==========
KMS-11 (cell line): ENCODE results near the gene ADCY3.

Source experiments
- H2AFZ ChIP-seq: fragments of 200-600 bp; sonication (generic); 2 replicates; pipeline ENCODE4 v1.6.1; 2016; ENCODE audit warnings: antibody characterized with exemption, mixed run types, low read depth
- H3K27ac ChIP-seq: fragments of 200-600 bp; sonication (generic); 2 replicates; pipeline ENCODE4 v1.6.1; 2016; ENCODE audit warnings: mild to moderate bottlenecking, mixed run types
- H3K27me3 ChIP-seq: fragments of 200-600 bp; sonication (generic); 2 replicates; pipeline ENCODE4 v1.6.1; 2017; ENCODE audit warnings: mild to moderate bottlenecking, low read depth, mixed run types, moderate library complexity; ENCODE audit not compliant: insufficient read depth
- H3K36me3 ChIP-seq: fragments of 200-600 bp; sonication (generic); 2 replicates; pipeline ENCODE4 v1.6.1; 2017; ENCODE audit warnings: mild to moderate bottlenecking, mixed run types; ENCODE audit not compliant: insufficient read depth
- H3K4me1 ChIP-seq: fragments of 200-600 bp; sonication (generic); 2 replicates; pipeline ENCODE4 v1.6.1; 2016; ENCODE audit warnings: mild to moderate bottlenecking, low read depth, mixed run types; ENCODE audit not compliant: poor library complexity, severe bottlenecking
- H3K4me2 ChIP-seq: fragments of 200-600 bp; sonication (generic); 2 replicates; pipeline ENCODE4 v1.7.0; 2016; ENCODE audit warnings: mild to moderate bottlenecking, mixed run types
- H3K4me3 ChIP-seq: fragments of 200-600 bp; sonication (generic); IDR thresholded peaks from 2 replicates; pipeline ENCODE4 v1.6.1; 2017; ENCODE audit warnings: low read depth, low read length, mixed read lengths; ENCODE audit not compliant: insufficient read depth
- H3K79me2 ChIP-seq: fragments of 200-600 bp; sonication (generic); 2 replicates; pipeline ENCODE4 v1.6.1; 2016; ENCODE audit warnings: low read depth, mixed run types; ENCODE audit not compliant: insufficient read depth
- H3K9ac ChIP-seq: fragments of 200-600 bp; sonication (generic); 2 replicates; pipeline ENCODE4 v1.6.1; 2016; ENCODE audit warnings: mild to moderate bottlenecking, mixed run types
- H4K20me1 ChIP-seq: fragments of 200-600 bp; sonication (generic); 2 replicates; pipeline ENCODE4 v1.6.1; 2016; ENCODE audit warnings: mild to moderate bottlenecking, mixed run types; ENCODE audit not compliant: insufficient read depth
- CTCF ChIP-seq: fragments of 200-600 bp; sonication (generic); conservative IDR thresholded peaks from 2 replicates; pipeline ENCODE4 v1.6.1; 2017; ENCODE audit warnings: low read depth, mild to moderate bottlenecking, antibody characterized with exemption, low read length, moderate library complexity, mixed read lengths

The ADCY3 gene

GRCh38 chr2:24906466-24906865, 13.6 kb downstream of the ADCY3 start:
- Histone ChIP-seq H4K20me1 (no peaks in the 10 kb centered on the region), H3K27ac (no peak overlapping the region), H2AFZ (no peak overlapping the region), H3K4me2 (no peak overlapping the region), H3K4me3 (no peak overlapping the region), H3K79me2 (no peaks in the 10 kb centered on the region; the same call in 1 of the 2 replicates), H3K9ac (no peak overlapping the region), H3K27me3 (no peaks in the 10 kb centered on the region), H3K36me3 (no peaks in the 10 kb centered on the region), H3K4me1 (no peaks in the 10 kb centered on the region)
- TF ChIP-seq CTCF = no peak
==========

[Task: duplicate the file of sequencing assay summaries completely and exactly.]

KMS-11 (cell line): ENCODE results near the gene ADCY3.

Source experiments
- H2AFZ ChIP-seq: fragments of 200-600 bp; sonication (generic); 2 replicates; pipeline ENCODE4 v1.6.1; 2016; ENCODE audit warnings: antibody characterized with exemption, mixed run types, low read depth
- H3K27ac ChIP-seq: fragments of 200-600 bp; sonication (generic); 2 replicates; pipeline ENCODE4 v1.6.1; 2016; ENCODE audit warnings: mild to moderate bottlenecking, mixed run types
- H3K27me3 ChIP-seq: fragments of 200-600 bp; sonication (generic); 2 replicates; pipeline ENCODE4 v1.6.1; 2017; ENCODE audit warnings: mild to moderate bottlenecking, low read depth, mixed run types, moderate library complexity; ENCODE audit not compliant: insufficient read depth
- H3K36me3 ChIP-seq: fragments of 200-600 bp; sonication (generic); 2 replicates; pipeline ENCODE4 v1.6.1; 2017; ENCODE audit warnings: mild to moderate bottlenecking, mixed run types; ENCODE audit not compliant: insufficient read depth
- H3K4me1 ChIP-seq: fragments of 200-600 bp; sonication (generic); 2 replicates; pipeline ENCODE4 v1.6.1; 2016; ENCODE audit warnings: mild to moderate bottlenecking, low read depth, mixed run types; ENCODE audit not compliant: poor library complexity, severe bottlenecking
- H3K4me2 ChIP-seq: fragments of 200-600 bp; sonication (generic); 2 replicates; pipeline ENCODE4 v1.7.0; 2016; ENCODE audit warnings: mild to moderate bottlenecking, mixed run types
- H3K4me3 ChIP-seq: fragments of 200-600 bp; sonication (generic); IDR thresholded peaks from 2 replicates; pipeline ENCODE4 v1.6.1; 2017; ENCODE audit warnings: low read depth, low read length, mixed read lengths; ENCODE audit not compliant: insufficient read depth
- H3K79me2 ChIP-seq: fragments of 200-600 bp; sonication (generic); 2 replicates; pipeline ENCODE4 v1.6.1; 2016; ENCODE audit warnings: low read depth, mixed run types; ENCODE audit not compliant: insufficient read depth
- H3K9ac ChIP-seq: fragments of 200-600 bp; sonication (generic); 2 replicates; pipeline ENCODE4 v1.6.1; 2016; ENCODE audit warnings: mild to moderate bottlenecking, mixed run types
- H4K20me1 ChIP-seq: fragments of 200-600 bp; sonication (generic); 2 replicates; pipeline ENCODE4 v1.6.1; 2016; ENCODE audit warnings: mild to moderate bottlenecking, mixed run types; ENCODE audit not compliant: insufficient read depth
- CTCF ChIP-seq: fragments of 200-600 bp; sonication (generic); conservative IDR thresholded peaks from 2 replicates; pipeline ENCODE4 v1.6.1; 2017; ENCODE audit warnings: low read depth, mild to moderate bottlenecking, antibody characterized with exemption, low read length, moderate library complexity, mixed read lengths

The ADCY3 gene

GRCh38 chr2:24906466-24906865, 13.6 kb downstream of the ADCY3 start:
- Histone ChIP-seq H4K20me1 (no peaks in the 10 kb centered on the region), H3K27ac (no peak overlapping the region), H2AFZ (no peak overlapping the region), H3K4me2 (no peak overlapping the region), H3K4me3 (no peak overlapping the region), H3K79me2 (no peaks in the 10 kb centered on the region; the same call in 1 of the 2 replicates), H3K9ac (no peak overlapping the region), H3K27me3 (no peaks in the 10 kb centered on the region), H3K36me3 (no peaks in the 10 kb centered on the region), H3K4me1 (no peaks in the 10 kb centered on the region)
- TF ChIP-seq CTCF = no peak